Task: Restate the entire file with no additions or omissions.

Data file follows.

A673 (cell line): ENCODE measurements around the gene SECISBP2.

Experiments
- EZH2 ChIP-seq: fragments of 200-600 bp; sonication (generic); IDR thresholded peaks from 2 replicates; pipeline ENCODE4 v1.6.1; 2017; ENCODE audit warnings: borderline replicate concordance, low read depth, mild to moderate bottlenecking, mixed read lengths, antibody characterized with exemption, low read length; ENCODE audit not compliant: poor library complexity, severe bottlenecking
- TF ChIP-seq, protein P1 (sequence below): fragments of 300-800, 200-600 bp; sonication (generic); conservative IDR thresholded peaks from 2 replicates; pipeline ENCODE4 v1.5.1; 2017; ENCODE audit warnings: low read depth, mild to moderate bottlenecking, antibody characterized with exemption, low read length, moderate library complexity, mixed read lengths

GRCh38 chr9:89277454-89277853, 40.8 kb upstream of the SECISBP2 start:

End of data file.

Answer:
A673 (cell line): ENCODE measurements around the gene SECISBP2.

Experiments
- EZH2 ChIP-seq: fragments of 200-600 bp; sonication (generic); IDR thresholded peaks from 2 replicates; pipeline ENCODE4 v1.6.1; 2017; ENCODE audit warnings: borderline replicate concordance, low read depth, mild to moderate bottlenecking, mixed read lengths, antibody characterized with exemption, low read length; ENCODE audit not compliant: poor library complexity, severe bottlenecking
- TF ChIP-seq, protein P1 (sequence below): fragments of 300-800, 200-600 bp; sonication (generic); conservative IDR thresholded peaks from 2 replicates; pipeline ENCODE4 v1.5.1; 2017; ENCODE audit warnings: low read depth, mild to moderate bottlenecking, antibody characterized with exemption, low read length, moderate library complexity, mixed read lengths

GRCh38 chr9:89277454-89277853, 40.8 kb upstream of the SECISBP2 start: